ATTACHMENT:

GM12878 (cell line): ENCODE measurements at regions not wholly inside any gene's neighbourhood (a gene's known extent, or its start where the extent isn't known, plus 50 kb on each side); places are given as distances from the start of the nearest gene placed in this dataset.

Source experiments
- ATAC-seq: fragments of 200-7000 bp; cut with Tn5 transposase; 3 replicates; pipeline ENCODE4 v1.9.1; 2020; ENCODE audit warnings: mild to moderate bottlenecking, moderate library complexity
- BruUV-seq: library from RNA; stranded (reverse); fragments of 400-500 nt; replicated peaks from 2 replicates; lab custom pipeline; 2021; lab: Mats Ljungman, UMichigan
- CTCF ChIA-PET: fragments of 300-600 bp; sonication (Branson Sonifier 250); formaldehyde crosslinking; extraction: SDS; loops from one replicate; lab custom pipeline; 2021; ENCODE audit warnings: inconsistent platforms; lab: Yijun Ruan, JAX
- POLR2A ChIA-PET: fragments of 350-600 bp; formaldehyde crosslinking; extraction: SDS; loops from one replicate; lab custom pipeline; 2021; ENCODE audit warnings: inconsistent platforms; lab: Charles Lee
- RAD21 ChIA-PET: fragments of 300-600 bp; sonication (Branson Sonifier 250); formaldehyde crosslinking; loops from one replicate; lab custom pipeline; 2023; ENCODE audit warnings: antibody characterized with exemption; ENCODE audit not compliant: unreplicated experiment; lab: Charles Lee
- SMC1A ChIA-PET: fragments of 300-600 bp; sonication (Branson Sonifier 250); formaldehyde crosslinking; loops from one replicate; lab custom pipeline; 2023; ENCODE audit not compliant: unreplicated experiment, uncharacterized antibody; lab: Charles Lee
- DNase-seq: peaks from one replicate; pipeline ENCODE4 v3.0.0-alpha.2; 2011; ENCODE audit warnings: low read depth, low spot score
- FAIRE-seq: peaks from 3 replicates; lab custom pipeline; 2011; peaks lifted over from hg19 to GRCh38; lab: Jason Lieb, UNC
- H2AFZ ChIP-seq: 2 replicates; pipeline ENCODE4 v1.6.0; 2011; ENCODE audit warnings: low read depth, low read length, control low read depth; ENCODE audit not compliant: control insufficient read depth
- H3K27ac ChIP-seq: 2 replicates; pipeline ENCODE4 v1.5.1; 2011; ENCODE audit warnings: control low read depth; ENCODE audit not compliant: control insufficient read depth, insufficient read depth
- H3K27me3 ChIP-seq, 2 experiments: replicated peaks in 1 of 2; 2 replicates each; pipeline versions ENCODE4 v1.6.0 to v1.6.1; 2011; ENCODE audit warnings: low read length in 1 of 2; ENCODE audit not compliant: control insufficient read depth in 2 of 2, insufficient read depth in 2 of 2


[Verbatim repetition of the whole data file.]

GM12878 (cell line): ENCODE measurements at regions not wholly inside any gene's neighbourhood (a gene's known extent, or its start where the extent isn't known, plus 50 kb on each side); places are given as distances from the start of the nearest gene placed in this dataset.

Source experiments
- ATAC-seq: fragments of 200-7000 bp; cut with Tn5 transposase; 3 replicates; pipeline ENCODE4 v1.9.1; 2020; ENCODE audit warnings: mild to moderate bottlenecking, moderate library complexity
- BruUV-seq: library from RNA; stranded (reverse); fragments of 400-500 nt; replicated peaks from 2 replicates; lab custom pipeline; 2021; lab: Mats Ljungman, UMichigan
- CTCF ChIA-PET: fragments of 300-600 bp; sonication (Branson Sonifier 250); formaldehyde crosslinking; extraction: SDS; loops from one replicate; lab custom pipeline; 2021; ENCODE audit warnings: inconsistent platforms; lab: Yijun Ruan, JAX
- POLR2A ChIA-PET: fragments of 350-600 bp; formaldehyde crosslinking; extraction: SDS; loops from one replicate; lab custom pipeline; 2021; ENCODE audit warnings: inconsistent platforms; lab: Charles Lee
- RAD21 ChIA-PET: fragments of 300-600 bp; sonication (Branson Sonifier 250); formaldehyde crosslinking; loops from one replicate; lab custom pipeline; 2023; ENCODE audit warnings: antibody characterized with exemption; ENCODE audit not compliant: unreplicated experiment; lab: Charles Lee
- SMC1A ChIA-PET: fragments of 300-600 bp; sonication (Branson Sonifier 250); formaldehyde crosslinking; loops from one replicate; lab custom pipeline; 2023; ENCODE audit not compliant: unreplicated experiment, uncharacterized antibody; lab: Charles Lee
- DNase-seq: peaks from one replicate; pipeline ENCODE4 v3.0.0-alpha.2; 2011; ENCODE audit warnings: low read depth, low spot score
- FAIRE-seq: peaks from 3 replicates; lab custom pipeline; 2011; peaks lifted over from hg19 to GRCh38; lab: Jason Lieb, UNC
- H2AFZ ChIP-seq: 2 replicates; pipeline ENCODE4 v1.6.0; 2011; ENCODE audit warnings: low read depth, low read length, control low read depth; ENCODE audit not compliant: control insufficient read depth
- H3K27ac ChIP-seq: 2 replicates; pipeline ENCODE4 v1.5.1; 2011; ENCODE audit warnings: control low read depth; ENCODE audit not compliant: control insufficient read depth, insufficient read depth
- H3K27me3 ChIP-seq, 2 experiments: replicated peaks in 1 of 2; 2 replicates each; pipeline versions ENCODE4 v1.6.0 to v1.6.1; 2011; ENCODE audit warnings: low read length in 1 of 2; ENCODE audit not compliant: control insufficient read depth in 2 of 2, insufficient read depth in 2 of 2